From Wikipedia: Dr. Rahi Masoom Reza, born in Ghazipur in eastern Uttar Pradesh (India) in a Muslim family, was a famous Urdu shayar. He also won the F...more From Wikipedia: Dr. Rahi Masoom Reza, born in Ghazipur in eastern Uttar Pradesh (India) in a Muslim family, was a famous Urdu shayar. He also won the Filmfare Best Dialogue Award for the hit film Main Tulsi Tere Aangan Ki in 1979. He also wrote in Hindustani and Hindi language. He was also an eminent lyricist of Bollywood.
He wrote the script for a popular TV serial, Mahabharat. The TV serial was based on the epic, the Mahabharata. The serial became one of the most popular TV serial of north India, and its peak Television Rating was around 86%.
... Another novel, named Topi Shukla also revolves around the similar sad theme of social tension between the two largest social groups of India, the Hindus and the Muslims.(less)
Sheila Dhar (1929–2001) obtained her MA in English from Boston University. The passion of her life was Hindustani classical music, whic...more from wikipedia:
Sheila Dhar (1929–2001) obtained her MA in English from Boston University. The passion of her life was Hindustani classical music, which she performed and wrote about with much insight and wit. She served on the board of the Sangeet Natak Akademi and was advisor for music to the Indian Council of Cultural Relations.
Married to the economist P. N. Dhar, she also had occasion to observe the workings of India’s bureaucracy and political leaders.(less)
I've heard wildly different things about this book, and I hope the dust settles soon and the two sides come somewhat closer regarding the basic facts...moreI've heard wildly different things about this book, and I hope the dust settles soon and the two sides come somewhat closer regarding the basic facts involved.
Arthur Llewellyn Basham was born on May 24, 1914, in Loughton, Essex, the son of Abraham Arthur Edward Basham and Maria Jane Basham née...more from wikipedia:
Arthur Llewellyn Basham was born on May 24, 1914, in Loughton, Essex, the son of Abraham Arthur Edward Basham and Maria Jane Basham née Thompson. Although an only child, he grew up in Essex with his adopted sister, who was in fact his cousin on his father's side. His father had been a journalist who served in the Indian Army at Kasauli, near Simla during World War I, and it was the stories that his father told him about India that first introduced him to the culture of the country he would devote his professional career to.[1:] His mother was also a journalist and short story writer further instilling a love of language and literature. As a child, he was also introduced to music and learnt to play the piano to a high standard, writing a number of his own compositions by the age of sixteen.(less)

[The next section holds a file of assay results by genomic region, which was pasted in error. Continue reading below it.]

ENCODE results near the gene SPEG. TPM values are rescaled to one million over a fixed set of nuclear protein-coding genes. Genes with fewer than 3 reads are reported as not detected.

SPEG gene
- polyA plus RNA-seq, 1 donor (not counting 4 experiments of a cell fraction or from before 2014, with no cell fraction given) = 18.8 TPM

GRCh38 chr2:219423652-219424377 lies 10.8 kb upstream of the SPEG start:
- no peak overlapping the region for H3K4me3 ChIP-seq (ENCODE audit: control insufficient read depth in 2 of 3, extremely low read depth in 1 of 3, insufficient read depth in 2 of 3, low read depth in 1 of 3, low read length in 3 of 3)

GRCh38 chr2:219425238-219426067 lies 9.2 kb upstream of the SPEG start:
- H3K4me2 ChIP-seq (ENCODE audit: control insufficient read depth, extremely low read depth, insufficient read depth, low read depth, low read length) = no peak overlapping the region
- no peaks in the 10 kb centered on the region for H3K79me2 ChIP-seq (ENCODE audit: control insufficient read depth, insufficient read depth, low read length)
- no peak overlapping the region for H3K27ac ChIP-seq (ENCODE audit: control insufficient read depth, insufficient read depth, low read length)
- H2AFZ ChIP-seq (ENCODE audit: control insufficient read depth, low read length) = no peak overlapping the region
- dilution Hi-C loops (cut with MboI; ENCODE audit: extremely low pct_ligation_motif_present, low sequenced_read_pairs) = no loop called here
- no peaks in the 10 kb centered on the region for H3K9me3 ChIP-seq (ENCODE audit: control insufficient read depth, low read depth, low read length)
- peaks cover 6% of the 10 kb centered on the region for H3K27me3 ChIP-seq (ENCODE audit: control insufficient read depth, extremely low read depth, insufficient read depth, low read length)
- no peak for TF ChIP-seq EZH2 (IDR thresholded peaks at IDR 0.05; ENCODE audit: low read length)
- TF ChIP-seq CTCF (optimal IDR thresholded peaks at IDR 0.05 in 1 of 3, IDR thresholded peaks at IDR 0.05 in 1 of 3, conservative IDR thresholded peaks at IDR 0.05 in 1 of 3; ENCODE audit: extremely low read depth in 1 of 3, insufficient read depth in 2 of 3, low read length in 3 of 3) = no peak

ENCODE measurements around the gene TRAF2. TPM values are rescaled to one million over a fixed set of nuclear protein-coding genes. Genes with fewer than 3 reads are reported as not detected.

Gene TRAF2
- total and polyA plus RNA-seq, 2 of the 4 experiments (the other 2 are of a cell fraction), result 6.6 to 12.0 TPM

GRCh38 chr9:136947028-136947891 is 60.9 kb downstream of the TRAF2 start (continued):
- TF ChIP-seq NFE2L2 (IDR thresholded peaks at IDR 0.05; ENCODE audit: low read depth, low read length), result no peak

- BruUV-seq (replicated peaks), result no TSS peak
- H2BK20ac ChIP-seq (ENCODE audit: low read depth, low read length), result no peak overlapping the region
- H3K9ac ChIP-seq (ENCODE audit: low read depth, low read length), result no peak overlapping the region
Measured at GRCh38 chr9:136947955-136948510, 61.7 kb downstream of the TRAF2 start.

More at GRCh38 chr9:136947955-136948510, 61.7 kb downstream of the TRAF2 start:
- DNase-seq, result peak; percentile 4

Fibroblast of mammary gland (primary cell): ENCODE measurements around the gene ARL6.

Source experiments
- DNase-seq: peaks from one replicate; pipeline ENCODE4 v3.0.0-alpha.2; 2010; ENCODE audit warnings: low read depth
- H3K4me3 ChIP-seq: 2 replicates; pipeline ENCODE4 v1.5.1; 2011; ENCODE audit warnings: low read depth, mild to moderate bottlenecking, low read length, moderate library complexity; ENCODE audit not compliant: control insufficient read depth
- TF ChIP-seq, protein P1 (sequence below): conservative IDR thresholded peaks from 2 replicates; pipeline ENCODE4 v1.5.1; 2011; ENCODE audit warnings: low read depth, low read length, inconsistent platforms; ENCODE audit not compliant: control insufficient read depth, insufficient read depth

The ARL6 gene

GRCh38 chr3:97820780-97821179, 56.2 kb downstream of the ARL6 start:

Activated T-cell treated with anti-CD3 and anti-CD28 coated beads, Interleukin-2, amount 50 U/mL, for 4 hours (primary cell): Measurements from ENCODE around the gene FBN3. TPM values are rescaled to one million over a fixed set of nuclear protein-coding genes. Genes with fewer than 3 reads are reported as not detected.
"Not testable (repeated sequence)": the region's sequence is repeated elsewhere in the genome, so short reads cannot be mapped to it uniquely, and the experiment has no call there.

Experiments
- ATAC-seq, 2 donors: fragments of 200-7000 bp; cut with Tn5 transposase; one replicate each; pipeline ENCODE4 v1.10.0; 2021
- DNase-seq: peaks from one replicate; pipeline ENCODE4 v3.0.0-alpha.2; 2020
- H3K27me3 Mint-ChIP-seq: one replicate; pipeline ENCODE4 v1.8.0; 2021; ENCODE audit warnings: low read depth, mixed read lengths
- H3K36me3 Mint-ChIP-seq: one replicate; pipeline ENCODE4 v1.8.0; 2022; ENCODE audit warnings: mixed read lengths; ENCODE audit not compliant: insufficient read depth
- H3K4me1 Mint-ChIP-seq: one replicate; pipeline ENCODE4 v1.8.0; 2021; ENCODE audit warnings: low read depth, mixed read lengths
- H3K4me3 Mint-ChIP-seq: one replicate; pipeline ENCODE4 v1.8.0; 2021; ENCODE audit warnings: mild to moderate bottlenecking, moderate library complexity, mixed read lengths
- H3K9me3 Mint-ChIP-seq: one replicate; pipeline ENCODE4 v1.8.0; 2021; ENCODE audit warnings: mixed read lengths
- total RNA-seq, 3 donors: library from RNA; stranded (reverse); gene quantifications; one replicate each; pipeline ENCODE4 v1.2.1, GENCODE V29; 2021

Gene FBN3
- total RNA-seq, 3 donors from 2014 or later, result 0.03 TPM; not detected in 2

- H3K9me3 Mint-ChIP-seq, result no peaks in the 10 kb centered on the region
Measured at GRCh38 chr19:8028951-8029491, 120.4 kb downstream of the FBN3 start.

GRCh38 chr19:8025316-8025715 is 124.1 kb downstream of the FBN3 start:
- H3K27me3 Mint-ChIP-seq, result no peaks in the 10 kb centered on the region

Based on the reviews, I think I'll try and read other of her books and/or some of the Mahabharata before trying this.
Chitra Banerjee Di...moreBased on the reviews, I think I'll try and read other of her books and/or some of the Mahabharata before trying this.
Chitra Banerjee Divakaruni (1956 - ) is an Indian-American author, poet, and the Betty and Gene McDavid Professor of Writing at the nationally-ranked University of Houston Creative Writing Program.
Her short story collection Arranged Marriage won an American Book Award in 1995, and two of her novels (The Mistress of Spices and Sister of My Heart) were adapted into films. Mistress of Spices was short-listed for the Orange Prize.
Divakaruni's works are largely set in India and the United States, and often focus on the experiences of South Asian immigrants. She writes for children as well as adults and has published novels in multiple genres, including realistic fiction, historical fiction, magical realism, and fantasy.(less)
Pratibha Ray is an Indian academic and writer. She was born on 21 January 1943, at Alabol, a remote village in the Balikuda area of Cut...moreFrom Wikipedia:
Pratibha Ray is an Indian academic and writer. She was born on 21 January 1943, at Alabol, a remote village in the Balikuda area of Cuttack district, Orissa state.
She is one of the famous commercially popular fiction writers in contemporary India. She writes novels and short stories in her mother tongue Oriya.Her first novel Barsa Basanta Baishakha, 1974 , proved itself as a best seller for its readability among rural female half literate readers. Later Pratibha developed the tendency to attribute the boldness, the revolt and humanism in her literature to the impact of Vaishnavism[who?:], her family religion, which preaches no caste, no class and also due to the influence of her Gandhian teacher-father, Parashuram Das.